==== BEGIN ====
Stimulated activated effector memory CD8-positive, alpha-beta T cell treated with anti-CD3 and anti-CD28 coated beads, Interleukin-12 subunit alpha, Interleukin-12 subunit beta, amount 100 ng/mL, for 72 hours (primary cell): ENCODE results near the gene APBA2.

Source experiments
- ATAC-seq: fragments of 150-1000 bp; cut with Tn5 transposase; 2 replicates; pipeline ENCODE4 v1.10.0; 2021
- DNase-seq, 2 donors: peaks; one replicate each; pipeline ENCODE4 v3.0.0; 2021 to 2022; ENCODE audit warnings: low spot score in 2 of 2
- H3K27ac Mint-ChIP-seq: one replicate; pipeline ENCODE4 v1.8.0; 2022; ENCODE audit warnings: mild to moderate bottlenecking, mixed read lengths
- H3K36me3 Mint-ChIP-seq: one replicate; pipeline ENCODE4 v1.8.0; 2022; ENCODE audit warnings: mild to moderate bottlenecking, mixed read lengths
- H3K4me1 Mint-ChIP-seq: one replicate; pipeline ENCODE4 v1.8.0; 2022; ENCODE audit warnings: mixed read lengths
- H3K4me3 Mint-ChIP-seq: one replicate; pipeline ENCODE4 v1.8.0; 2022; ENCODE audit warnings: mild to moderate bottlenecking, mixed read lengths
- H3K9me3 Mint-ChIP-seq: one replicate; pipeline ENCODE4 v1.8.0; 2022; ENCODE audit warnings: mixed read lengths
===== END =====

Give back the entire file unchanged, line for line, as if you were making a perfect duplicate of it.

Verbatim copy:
Stimulated activated effector memory CD8-positive, alpha-beta T cell treated with anti-CD3 and anti-CD28 coated beads, Interleukin-12 subunit alpha, Interleukin-12 subunit beta, amount 100 ng/mL, for 72 hours (primary cell): ENCODE results near the gene APBA2.

Source experiments
- ATAC-seq: fragments of 150-1000 bp; cut with Tn5 transposase; 2 replicates; pipeline ENCODE4 v1.10.0; 2021
- DNase-seq, 2 donors: peaks; one replicate each; pipeline ENCODE4 v3.0.0; 2021 to 2022; ENCODE audit warnings: low spot score in 2 of 2
- H3K27ac Mint-ChIP-seq: one replicate; pipeline ENCODE4 v1.8.0; 2022; ENCODE audit warnings: mild to moderate bottlenecking, mixed read lengths
- H3K36me3 Mint-ChIP-seq: one replicate; pipeline ENCODE4 v1.8.0; 2022; ENCODE audit warnings: mild to moderate bottlenecking, mixed read lengths
- H3K4me1 Mint-ChIP-seq: one replicate; pipeline ENCODE4 v1.8.0; 2022; ENCODE audit warnings: mixed read lengths
- H3K4me3 Mint-ChIP-seq: one replicate; pipeline ENCODE4 v1.8.0; 2022; ENCODE audit warnings: mild to moderate bottlenecking, mixed read lengths
- H3K9me3 Mint-ChIP-seq: one replicate; pipeline ENCODE4 v1.8.0; 2022; ENCODE audit warnings: mixed read lengths